Search lists of all US immigrants (Irish Emigrants) that went through Ellis Island. This is a free service and you can get info on the date of arrival/ name of residence in US (if provided by passenger) and age of passenger upon arrival, however if you wish to view more detailed information they do ask that you register with your name and email address.

7. Griffiths Valuation

http://www.askaboutireland.ie/griffith-valuation/index.xml
Overseen by Richard Griffith, this was the first full scale property valuation in Ireland precursor to the rates offices. It was published between 1847-1864. The very least information that you need is a surname. The more info you have the better. Information provided includes tenant details landlord details, townland and district information. You can also view the original printed pages from the Griffith valuation books.

8. Prison and Court Records

http://www.findmypast.ie/search-records/Courts-and-legal
Was your ancestor a bit of a scoundrel or a martyr for the Irish cause? You can do a free search on the above website with just a surname to see if they show up in prison or public records. The free search will give first name, surname, status, year of committal, prison name and prison county. If you wish to have a detailed report you must sign up and buy credits. However the free info may be enough to ascertain why your ancestor dropped off the face of the earth for a while.

9. Index of Irish Wills 1484 – 1858

http://www.findmypast.ie/search-records/Vital-records-%28BMDs%29
Although the main documents were destroyed in the fire of 1922, historians at Trinity college and the national archives have worked hard to recreate the index. You can do a free search at the above link, which will give you first name, last name, year will lodged, county and information source. For more detailed information you must sign up and buy credits.

http://www.corkpastandpresent.ie/genealogy/indextoirishwills-corkrosscloyne/indexes/
Cork and Ross area Will Index 1548-1800 pdf copies. Free information. There is also a wealth of other information of this website for those with Cork roots, including an Index of Marriage Bonds Licenses 1623 to 1750, a list of Cork city DED’s and a list of  it’s alleys and lanes.

http://applications.proni.gov.uk/DCAL_PRONI_ProniNames/SearchPage.aspx
Northern Ireland diocese will index. Again information is free, only the index survives and no other documentation is available.

10. Social Security Death Index

https://www.familysearch.org/search/collection/show#uri=http://hr-search-api:8080/searchapi/search/collection/1202535
This information database is more for discovering emigrants in the early 1900’s to the US or their descendants. The Index lists all people in the US who died with a social security number from 1962 (i.e. if they were there illegally this may not help you). The info provided is first name, last name date of birth, date of death, social security number and area where they resided. The information is free.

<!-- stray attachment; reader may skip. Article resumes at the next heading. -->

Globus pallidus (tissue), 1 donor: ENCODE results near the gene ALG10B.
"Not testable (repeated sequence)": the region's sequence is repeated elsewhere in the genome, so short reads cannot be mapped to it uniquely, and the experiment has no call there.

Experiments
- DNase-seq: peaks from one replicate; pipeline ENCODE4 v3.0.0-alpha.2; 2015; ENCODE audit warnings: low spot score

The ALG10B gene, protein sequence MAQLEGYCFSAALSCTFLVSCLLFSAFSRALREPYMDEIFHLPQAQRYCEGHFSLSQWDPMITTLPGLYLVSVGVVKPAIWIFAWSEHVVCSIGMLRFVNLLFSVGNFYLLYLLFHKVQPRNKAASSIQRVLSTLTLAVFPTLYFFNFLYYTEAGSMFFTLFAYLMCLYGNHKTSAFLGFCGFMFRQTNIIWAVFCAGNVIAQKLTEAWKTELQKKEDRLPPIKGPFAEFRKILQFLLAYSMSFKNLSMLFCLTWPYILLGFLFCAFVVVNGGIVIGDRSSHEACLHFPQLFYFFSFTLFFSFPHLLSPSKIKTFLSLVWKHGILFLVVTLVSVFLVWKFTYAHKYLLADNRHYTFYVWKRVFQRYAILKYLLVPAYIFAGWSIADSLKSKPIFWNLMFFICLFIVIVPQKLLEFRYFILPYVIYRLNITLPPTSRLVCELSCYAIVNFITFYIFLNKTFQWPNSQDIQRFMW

Please note: irishgathering2013.com take no responsibility for content on external websites.

5 Comments

  1. Hi Sabrina

    I have started a website where I am collecting information about Joyce’s from around the world. I would be grateful for any links or information on Joyces – biographies, obituaries, family stories – that people may wish to contribute.

    The site is http://www.tribejoyce.com and whilst very much a work in progress if you can help publicise it I’d be grateful.

    I am also interested in encouraging others to pursue their own DNA genealogy in the hope that we can tie the Joyce diaspora together.

    Cheers
    Laurie Joyce
    Cranbourne North
    Australia

  2. Hi Slowly getting into this fascinating field
    -My father Michael Joyce was born in Fermoy Co.Cork , a stone mason by trade as his father .James Joyce ‘s ancestors were also in this trade in the Cork area .
    I gather his Gt.Great grandmother was a McCann from Ulster
    Now here is the interesting part !!!
    My mother was Susan Heaney , Aunt of The late Gt. Seamus Heaney. Poet , Nobel Prize winner for Literature . Hence my cousin
    Seamus Heaneys mother was also McCann from Ulster .
    Could there be a connection with the Joyce Clan ?
    Would that not make an amazing story .
    I would welcome your thoughts , ideas , suggestions on how I find out more
    Smiles
    Patricia

    • Hi Patricia. Sabrina Here. Ironically my maternal grandmother was a McCann so i have Joyce on my fathers side and McCanns on my mothers. I will research the Joyce side to see if i can fina a link!! We may be related!

      • Hello Sabrina-Hope this finds you well and still searching .
        Wondered if you had any more news re’ the Joyce /McCann. Connection ?
        Smiles Patricia Joyce

  3. My grand mother who has passed away told my sister that she was Jame Joyce’s 2nd cousin. She was from Galway. I don’t have a clue if this is true. So far, two distant cousins with the last name of Joyce have showed up as cousins on 23 & Me. Does anyone have family trees from all of Jame’s Joyces brother’s and sisters? Thanks.